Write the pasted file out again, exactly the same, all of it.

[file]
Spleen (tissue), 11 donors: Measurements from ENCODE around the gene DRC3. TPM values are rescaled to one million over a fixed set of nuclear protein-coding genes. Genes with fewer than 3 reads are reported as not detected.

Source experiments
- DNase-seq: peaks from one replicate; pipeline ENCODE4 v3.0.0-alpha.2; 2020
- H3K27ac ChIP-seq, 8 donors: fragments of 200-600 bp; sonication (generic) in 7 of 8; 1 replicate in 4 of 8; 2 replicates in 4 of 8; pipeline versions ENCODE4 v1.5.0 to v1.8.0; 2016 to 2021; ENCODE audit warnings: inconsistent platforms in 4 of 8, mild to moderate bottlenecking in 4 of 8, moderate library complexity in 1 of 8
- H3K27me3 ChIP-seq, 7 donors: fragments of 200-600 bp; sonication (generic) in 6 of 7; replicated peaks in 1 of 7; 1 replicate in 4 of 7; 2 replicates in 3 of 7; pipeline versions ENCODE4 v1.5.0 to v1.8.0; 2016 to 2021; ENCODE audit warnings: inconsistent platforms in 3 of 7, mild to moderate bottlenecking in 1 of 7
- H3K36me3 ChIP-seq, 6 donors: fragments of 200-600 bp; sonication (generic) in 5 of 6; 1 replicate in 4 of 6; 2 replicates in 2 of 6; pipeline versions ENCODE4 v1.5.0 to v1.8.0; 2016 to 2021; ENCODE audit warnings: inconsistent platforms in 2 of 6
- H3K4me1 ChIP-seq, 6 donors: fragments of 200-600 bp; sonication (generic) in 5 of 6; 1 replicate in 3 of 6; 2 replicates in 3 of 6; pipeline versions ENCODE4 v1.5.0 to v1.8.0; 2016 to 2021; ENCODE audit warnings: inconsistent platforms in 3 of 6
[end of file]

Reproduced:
Spleen (tissue), 11 donors: Measurements from ENCODE around the gene DRC3. TPM values are rescaled to one million over a fixed set of nuclear protein-coding genes. Genes with fewer than 3 reads are reported as not detected.

Source experiments
- DNase-seq: peaks from one replicate; pipeline ENCODE4 v3.0.0-alpha.2; 2020
- H3K27ac ChIP-seq, 8 donors: fragments of 200-600 bp; sonication (generic) in 7 of 8; 1 replicate in 4 of 8; 2 replicates in 4 of 8; pipeline versions ENCODE4 v1.5.0 to v1.8.0; 2016 to 2021; ENCODE audit warnings: inconsistent platforms in 4 of 8, mild to moderate bottlenecking in 4 of 8, moderate library complexity in 1 of 8
- H3K27me3 ChIP-seq, 7 donors: fragments of 200-600 bp; sonication (generic) in 6 of 7; replicated peaks in 1 of 7; 1 replicate in 4 of 7; 2 replicates in 3 of 7; pipeline versions ENCODE4 v1.5.0 to v1.8.0; 2016 to 2021; ENCODE audit warnings: inconsistent platforms in 3 of 7, mild to moderate bottlenecking in 1 of 7
- H3K36me3 ChIP-seq, 6 donors: fragments of 200-600 bp; sonication (generic) in 5 of 6; 1 replicate in 4 of 6; 2 replicates in 2 of 6; pipeline versions ENCODE4 v1.5.0 to v1.8.0; 2016 to 2021; ENCODE audit warnings: inconsistent platforms in 2 of 6
- H3K4me1 ChIP-seq, 6 donors: fragments of 200-600 bp; sonication (generic) in 5 of 6; 1 replicate in 3 of 6; 2 replicates in 3 of 6; pipeline versions ENCODE4 v1.5.0 to v1.8.0; 2016 to 2021; ENCODE audit warnings: inconsistent platforms in 3 of 6